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When the terrorist attacks struck New York City on September 11, 2001, boat operators and waterfront workers quickly realized that they had the skills, the equipment, and the opportunity to take definite, immediate action in responding to the most significant destructive event in the United States in decades. For many of them, they were “doing what needed to be done.” American Dunkirk shows how people, many of whom were volunteers, mobilized rescue efforts in various improvised and spontaneous ways on that fateful date. Disaster experts James Kendra and Tricia Wachtendorf examine the efforts through fieldwork and interviews with many of the participants to understand the evacuation and its larger implications for the entire practice of disaster management. The authors ultimately explore how people—as individuals, groups, and formal organizations—pull together to respond to and recover from startling, destructive events. American Dunkirk asks, What can these people and lessons teach us about not only surviving but thriving in the face of calamity?
Henry Robinson Luce (1898–1967) founded Time, Life, Fortune, and Sports Illustrated. Born in China to missionary parents, Luce was a kind of lay preacher, anxious to mold the American mind and advance his ideological program: intervention, capitalism, democracy (when appropriate) and Christian activism. The most celebrated and influential editor of his day, Luce was also obsessed with the American mission in the world, and with China and East Asia, the place of his birth. Luce tried to 'sell' this mission to a sometimes reluctant public. A passionate anti-Communist interventionist, he also convinced Americans that the U.S. had perversely 'lost' China to the Communists. A fervent advocate of the Vietnam intervention, Luce, author of the American Century edited incoming cables so that magazines might conform to his ideas.
SHORTLISTED FOR THE BEST FIRST BOOK CATEGORY OF THE TEMPLER MEDAL 2016 At the end of 1758, Britons could proudly boast of the numerous victories which had been achieved against the forces of King Louis XV. Although the Seven Years' War, or French and Indian War, was far from over, 1758 marked a significant turning point. Uniquely, this book provides an insight into the initial stages of the Seven Years War, and explains why Britain failed, despite the many advantages which it enjoyed. George Yagi employs an immense amount of varied primary material in order to provide the most thorough analysis yet of British failure during the early stages of the Seven Years' War. In doing so, it aims to dispel commonly held misconceptions and prove that the reasons for failure are much more complicated than has been assumed.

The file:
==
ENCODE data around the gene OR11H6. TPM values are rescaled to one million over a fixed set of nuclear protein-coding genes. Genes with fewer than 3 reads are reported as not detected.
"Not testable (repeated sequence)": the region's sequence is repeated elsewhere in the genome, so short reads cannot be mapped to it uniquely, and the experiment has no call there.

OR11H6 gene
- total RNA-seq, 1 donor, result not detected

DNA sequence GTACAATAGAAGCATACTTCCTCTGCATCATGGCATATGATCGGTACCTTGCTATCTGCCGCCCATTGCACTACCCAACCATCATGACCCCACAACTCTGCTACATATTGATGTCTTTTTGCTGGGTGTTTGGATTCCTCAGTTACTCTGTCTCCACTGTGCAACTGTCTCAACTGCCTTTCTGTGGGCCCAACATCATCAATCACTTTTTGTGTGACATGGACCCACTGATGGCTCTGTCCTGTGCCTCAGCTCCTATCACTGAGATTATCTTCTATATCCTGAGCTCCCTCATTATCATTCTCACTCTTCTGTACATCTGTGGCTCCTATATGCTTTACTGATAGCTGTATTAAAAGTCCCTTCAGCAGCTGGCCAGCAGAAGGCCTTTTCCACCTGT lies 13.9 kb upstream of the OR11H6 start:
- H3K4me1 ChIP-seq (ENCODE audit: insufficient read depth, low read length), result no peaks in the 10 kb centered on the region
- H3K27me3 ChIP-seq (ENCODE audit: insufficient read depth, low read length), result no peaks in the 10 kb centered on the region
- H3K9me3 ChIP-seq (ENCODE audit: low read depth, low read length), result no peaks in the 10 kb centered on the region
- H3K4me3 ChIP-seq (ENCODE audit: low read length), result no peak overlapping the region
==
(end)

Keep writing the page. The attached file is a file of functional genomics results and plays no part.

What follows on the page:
This is the second of two Library of America volumes (the companion volume here) presenting, in compact form, all seven parts of Francis Parkman's monumental narrative history of the struggle for control of the American continent. Thirty years in the writing, Parkman's "history of the American forest" is an accomplishment hardly less awesome than the explorations and adventures he so vividly describes. The story reaches its climax with the fatal confrontation of two great commanders at Quebec's Plains of Abraham--and a daring stratagem that would determine the future of a continent. Count Frontenac and New France under Louis XIV (1877) details how France might have won her imperial struggle with England. Frontenac, a courtier who was made governor of New France by that most sagacious of monarchs, oversaw the colony's brightest era of growth and influence. Had Canada's later governors possessed his administrative skill and personal force, his sense of diplomacy and political talent, or his grasp of the uses of power in a modern world, the English colonies to the south might have become part of what Frontenac saw as a continental scheme of French dominion. England's American colonies flourished, while France, in both the Old World and the New, declined from its greatness of the late seventeenth century. Conflict over the developing western regions of North America erupted in a series of colonial wars. As narrated by Parkman in A Half-Century of Conflict (1892), these American campaigns, while only part of a larger, global struggle, prepared the colonies for the American Revolution. In Montcalm and Wolfe (1884) Parkman describes the fatal confrontation of the two great French and English commanders whose climactic battle marked the end of French power in America. As the English colonies cooperated for their own defense, they began to realize their common interests, their relative strength, and their unique position. In this imperial war of European powers we also begin to see the American figures--Benjamin Franklin, George Washington--soon to occupy a historical stage of their own. LIBRARY OF AMERICA is an independent nonprofit cultural organization founded in 1979 to preserve our nation's literary heritage by publishing, and keeping permanently in print, America's best and most significant writing. The Library of America series includes more than 300 volumes to date, authoritative editions that average 1,000 pages in length, feature cloth covers, sewn bindings, and ribbon markers, and are printed on premium acid-free paper that will last for centuries.

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